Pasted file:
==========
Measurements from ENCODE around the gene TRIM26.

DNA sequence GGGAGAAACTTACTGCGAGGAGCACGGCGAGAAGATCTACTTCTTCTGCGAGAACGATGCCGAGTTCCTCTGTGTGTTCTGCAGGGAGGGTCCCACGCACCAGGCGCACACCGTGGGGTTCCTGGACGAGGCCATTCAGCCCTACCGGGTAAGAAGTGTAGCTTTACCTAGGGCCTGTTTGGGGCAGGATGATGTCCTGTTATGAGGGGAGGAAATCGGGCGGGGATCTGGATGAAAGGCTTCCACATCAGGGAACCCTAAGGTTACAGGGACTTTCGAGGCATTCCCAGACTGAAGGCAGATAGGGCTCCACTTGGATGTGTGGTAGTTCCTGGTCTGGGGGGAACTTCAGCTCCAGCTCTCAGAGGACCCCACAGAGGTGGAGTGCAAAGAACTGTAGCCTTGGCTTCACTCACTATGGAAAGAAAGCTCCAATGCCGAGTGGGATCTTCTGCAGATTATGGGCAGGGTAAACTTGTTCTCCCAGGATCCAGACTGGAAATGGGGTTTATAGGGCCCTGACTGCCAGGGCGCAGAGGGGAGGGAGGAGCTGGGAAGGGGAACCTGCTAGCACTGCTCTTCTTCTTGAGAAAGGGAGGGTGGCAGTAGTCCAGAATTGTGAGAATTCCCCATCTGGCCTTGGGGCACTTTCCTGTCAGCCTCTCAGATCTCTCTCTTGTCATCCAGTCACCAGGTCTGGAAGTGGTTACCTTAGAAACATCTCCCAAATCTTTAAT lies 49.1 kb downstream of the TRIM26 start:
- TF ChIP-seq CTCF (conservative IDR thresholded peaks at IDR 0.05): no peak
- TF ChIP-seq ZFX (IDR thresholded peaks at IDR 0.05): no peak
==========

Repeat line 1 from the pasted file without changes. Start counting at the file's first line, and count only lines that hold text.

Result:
Measurements from ENCODE around the gene TRIM26.